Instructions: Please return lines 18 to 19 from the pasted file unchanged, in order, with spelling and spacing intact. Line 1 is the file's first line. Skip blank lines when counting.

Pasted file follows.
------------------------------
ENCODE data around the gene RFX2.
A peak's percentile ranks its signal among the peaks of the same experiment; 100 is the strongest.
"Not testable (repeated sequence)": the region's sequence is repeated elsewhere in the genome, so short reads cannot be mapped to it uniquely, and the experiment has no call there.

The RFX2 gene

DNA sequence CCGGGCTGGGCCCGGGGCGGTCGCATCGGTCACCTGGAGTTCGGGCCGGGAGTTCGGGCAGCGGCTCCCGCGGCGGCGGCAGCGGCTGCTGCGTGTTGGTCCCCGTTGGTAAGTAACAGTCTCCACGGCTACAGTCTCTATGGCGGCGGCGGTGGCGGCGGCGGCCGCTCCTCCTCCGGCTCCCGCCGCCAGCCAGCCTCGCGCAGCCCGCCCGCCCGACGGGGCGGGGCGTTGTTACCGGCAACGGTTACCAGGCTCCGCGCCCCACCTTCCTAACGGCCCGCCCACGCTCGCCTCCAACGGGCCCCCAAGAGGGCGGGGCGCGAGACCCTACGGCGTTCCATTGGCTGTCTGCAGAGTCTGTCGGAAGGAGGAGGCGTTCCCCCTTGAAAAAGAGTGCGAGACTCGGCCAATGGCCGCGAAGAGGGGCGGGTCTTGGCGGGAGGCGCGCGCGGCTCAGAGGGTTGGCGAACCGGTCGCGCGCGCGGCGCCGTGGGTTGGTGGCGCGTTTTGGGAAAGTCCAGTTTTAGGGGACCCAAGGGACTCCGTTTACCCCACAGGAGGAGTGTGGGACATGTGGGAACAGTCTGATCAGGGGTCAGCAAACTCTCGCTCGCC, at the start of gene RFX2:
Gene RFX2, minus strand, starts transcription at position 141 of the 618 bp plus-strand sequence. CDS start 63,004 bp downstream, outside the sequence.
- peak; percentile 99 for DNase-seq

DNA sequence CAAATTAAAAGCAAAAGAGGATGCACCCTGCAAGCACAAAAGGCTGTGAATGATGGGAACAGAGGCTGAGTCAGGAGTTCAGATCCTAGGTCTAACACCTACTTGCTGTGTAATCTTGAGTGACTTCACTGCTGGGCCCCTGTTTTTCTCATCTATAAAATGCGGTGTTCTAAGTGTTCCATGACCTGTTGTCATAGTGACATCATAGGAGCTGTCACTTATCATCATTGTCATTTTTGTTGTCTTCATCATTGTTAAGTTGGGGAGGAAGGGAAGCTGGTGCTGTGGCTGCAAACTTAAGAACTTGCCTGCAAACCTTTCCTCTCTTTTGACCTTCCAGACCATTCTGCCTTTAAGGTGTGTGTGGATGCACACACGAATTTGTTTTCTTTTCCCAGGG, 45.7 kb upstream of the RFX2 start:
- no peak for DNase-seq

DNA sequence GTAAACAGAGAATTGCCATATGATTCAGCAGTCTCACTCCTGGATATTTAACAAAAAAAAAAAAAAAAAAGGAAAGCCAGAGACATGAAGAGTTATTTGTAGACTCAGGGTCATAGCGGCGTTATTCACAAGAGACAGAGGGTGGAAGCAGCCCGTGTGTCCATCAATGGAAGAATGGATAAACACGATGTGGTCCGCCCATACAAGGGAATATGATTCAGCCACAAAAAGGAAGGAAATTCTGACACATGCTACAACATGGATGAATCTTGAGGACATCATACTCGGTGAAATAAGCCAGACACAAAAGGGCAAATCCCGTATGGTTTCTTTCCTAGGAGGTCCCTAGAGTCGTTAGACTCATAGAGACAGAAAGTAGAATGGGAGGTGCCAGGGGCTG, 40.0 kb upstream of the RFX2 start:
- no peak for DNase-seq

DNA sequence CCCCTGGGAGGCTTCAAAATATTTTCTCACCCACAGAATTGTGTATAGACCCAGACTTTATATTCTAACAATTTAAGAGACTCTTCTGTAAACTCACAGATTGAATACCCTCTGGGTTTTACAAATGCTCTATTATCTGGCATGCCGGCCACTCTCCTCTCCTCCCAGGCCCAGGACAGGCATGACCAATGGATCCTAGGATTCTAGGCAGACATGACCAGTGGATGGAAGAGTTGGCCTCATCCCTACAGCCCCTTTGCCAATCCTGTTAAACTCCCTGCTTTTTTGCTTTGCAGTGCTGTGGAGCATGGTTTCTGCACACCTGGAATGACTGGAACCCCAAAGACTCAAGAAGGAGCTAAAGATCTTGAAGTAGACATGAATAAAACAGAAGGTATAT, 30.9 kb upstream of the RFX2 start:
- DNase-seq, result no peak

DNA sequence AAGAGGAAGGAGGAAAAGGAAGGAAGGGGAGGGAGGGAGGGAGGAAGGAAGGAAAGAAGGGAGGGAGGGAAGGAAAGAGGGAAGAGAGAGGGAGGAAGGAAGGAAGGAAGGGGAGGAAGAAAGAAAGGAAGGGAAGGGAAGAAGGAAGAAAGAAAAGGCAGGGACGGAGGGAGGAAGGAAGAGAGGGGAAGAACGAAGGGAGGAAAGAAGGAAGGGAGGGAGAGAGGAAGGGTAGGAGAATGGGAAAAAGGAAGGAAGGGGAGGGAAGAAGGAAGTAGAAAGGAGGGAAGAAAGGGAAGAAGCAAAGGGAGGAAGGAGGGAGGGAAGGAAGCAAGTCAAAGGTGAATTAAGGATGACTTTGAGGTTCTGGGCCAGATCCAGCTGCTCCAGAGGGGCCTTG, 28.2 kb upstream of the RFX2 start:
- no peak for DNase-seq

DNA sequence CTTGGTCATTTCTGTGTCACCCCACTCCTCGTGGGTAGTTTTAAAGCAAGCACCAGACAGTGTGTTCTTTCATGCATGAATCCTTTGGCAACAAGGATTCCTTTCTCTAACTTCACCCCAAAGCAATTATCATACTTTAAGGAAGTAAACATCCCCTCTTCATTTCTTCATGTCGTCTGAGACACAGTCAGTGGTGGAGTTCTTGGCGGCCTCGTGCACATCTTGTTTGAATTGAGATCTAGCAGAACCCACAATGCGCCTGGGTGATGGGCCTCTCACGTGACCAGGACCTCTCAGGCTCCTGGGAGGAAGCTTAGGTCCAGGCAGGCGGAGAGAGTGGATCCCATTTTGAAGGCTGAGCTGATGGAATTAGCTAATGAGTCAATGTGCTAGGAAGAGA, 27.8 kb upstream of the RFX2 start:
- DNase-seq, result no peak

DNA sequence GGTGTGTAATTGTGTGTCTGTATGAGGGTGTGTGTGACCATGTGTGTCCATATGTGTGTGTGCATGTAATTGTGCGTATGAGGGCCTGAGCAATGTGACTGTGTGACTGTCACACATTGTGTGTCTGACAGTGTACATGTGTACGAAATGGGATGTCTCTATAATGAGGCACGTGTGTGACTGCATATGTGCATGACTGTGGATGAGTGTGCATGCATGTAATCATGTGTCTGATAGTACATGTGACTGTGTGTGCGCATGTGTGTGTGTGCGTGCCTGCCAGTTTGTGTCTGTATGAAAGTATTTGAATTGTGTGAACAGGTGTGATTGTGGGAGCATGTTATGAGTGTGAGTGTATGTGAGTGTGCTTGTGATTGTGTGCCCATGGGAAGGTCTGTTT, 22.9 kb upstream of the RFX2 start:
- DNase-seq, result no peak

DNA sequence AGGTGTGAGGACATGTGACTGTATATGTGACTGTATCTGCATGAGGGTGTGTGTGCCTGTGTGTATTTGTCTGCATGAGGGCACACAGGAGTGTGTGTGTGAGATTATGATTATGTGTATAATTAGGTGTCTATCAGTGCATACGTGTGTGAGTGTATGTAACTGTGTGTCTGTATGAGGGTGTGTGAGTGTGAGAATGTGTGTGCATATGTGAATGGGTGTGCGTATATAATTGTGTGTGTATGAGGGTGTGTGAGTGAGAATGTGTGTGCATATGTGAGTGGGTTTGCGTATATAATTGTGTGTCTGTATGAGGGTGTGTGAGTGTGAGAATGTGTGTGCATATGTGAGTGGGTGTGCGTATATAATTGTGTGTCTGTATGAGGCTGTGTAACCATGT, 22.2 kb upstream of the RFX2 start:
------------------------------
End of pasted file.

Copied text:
DNA sequence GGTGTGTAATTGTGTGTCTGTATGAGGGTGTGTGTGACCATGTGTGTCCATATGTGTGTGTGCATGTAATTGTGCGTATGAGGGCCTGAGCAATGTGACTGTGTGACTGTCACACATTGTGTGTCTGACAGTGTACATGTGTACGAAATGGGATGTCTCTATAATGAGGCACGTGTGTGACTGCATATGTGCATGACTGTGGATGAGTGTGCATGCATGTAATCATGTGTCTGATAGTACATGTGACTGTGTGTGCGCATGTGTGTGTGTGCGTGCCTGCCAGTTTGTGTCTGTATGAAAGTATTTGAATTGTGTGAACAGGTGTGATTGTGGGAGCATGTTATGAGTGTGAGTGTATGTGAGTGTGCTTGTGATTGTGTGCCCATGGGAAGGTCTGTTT, 22.9 kb upstream of the RFX2 start:
- DNase-seq, result no peak